When your place of work gives you an opportunity to retire, you take it! U.S. special agent Robert “Bobby” Mazer (Bryan Cranston) has made a career out of being a chameleon, infiltrating deep into enemy territory to get the information needed and the right people put away. Now, the government has fully turned their attention to the War on Drugs and getting cocaine off of the streets.

Bobby is needed again for what is surely to be his most volaitile assignment: Pose as Bob Musella, money launderer extraordinaire, to get to the absolute top of the drug food chain, one Pablo Escobar. In the process, he’s in danger at every corner, where one false move, action, or word can lead to his demise, his family’s demise, or even his newfound friends’ demise.


Undercover movies. War on Drugs movies. Sometimes they exist separately, but just as likely to overlap on the Venn Diagram. The Infiltrator is the latest movie to add on that Venn Diagram. Though it can be pretty conventional and not near the heights of some better, similarly themed movies, The Infiltrator is still a good adult-oriented watch for this time of the moviegoing season.

To use a football phrase, director Brad Furman (The Lincoln Lawler, Runner Runner) doesn’t so much to win the game as he does manage it. In this case, the game being the film. There’s nothing bad about it, and it clearly takes some inspiration from other features, especially with regards to that specific yellow-ish-at-times saturation filter. It’s par for the course, but certainly a little dull only because this has proven to be a genre where a director can get a little inventive with the overall aesthetic.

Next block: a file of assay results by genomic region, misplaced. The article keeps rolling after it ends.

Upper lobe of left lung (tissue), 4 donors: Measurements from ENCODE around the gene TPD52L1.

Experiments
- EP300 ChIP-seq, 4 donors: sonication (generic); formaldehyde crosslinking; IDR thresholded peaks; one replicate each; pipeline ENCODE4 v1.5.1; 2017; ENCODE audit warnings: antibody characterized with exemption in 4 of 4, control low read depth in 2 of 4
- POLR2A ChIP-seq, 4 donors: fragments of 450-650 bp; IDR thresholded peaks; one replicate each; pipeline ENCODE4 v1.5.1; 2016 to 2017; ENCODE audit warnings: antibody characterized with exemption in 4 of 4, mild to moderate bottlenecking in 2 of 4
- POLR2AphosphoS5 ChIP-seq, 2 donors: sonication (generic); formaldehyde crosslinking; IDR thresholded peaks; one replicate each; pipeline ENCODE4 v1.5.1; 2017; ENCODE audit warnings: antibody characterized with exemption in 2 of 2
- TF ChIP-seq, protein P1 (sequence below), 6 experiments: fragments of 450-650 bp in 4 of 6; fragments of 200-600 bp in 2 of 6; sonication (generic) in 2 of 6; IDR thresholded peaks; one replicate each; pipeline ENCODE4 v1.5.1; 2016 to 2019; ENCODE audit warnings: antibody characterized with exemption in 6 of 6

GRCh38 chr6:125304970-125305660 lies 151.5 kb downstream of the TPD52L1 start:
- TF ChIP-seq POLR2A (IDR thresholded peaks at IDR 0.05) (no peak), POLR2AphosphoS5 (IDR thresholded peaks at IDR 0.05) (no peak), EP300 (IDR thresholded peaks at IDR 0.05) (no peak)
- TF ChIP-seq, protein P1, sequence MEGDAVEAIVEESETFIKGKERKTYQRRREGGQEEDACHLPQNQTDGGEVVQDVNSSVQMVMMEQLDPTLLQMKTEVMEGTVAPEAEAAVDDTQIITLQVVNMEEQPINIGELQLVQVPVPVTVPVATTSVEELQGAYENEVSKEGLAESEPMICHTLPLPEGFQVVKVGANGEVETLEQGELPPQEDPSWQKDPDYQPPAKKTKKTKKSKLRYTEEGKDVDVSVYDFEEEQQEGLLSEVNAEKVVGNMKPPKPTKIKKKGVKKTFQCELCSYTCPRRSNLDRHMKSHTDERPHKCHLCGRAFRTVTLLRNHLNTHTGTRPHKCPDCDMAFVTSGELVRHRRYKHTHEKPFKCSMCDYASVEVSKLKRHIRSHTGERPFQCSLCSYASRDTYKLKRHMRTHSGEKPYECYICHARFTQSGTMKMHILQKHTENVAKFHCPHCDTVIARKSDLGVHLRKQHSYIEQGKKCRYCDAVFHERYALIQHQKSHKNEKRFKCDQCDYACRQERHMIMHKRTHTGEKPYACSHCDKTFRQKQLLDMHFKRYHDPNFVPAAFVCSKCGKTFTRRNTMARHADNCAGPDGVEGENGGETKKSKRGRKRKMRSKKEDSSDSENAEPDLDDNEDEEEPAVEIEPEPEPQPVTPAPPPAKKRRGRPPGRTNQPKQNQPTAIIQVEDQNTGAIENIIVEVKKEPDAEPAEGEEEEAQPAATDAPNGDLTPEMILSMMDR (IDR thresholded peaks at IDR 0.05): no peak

Plot-wise, the biography breaks no new ground, and stumbles a bit with time (the occasional date is referenced but any concept of time is not found). But, it does find its footing as the movie goes along. The soundtrack and the score are good, and there’s considerably more tension than the trailer indicates, Brief yet truly brutal moments of violence that only reaffirm just how dangerous this undertaking is.


The conventionality would be more of an issue if there weren’t such a great cast. Thankfully, The Infiltrator has one, and is buoyed by it, starting with Bryan Cranston. Unlike his last starring period piece where it could be argued that Cranston was sort of caricature-y, his role as Mazur is more rooted in reality and simply more believable. If there were a flaw to his performance, or rather written character as Cranston is not responsible for, it is that he never really struggles internally with the matters at hand. Perhaps the real Mazur never did struggle, but the movie seems to want to make the audience believe like he is and it never really registers.

Honestly, some of the supporting cast gets to play around with more layers than its star does. John Leguizamo initially seems like nothing more than comic relief, but gradually gets rounded as the movie goes on and motivations are revealed. For what also initially starts out as feeling noting more than a bit role, Diane Kruger does well as a rookie who may be in over her head and possibly succumbing to the other side. For my money, I’d say that Benjamin Bratt turns in the best work next to Cranston as one of Pablo Escobar’s right hand men, and his character’s dialogue with Mazur offers a lot to his character and even tests who the audience is supposed to side with.

TI_D014_LD_00157_R_CROP(l to r) Diane Kruger stars as undercover U.S. Customs agent Kathy Ertz and Benjamin Bratt as drug trafficker Roberto Alcaino in THE INFILTRATOR, a Broad Green Pictures release.Credit: Liam Daniel / Broad Green Pictures

The Infiltrator may lack some of the general pizzazz and true substance that so many films this genre have, and its story is rather straightforward in the general biography mold, but thanks to an great, all-around cast and legitimate tension, it is a watch that grows on one throughout and slowly but surely hooks the viewer, like a certain stimulant.


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